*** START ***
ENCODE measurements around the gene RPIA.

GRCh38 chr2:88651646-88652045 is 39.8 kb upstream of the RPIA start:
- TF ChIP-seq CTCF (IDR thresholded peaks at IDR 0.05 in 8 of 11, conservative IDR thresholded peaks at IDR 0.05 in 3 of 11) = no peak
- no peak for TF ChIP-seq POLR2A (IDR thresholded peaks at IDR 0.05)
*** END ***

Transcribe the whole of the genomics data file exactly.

ENCODE measurements around the gene RPIA.

GRCh38 chr2:88651646-88652045 is 39.8 kb upstream of the RPIA start:
- TF ChIP-seq CTCF (IDR thresholded peaks at IDR 0.05 in 8 of 11, conservative IDR thresholded peaks at IDR 0.05 in 3 of 11) = no peak
- no peak for TF ChIP-seq POLR2A (IDR thresholded peaks at IDR 0.05)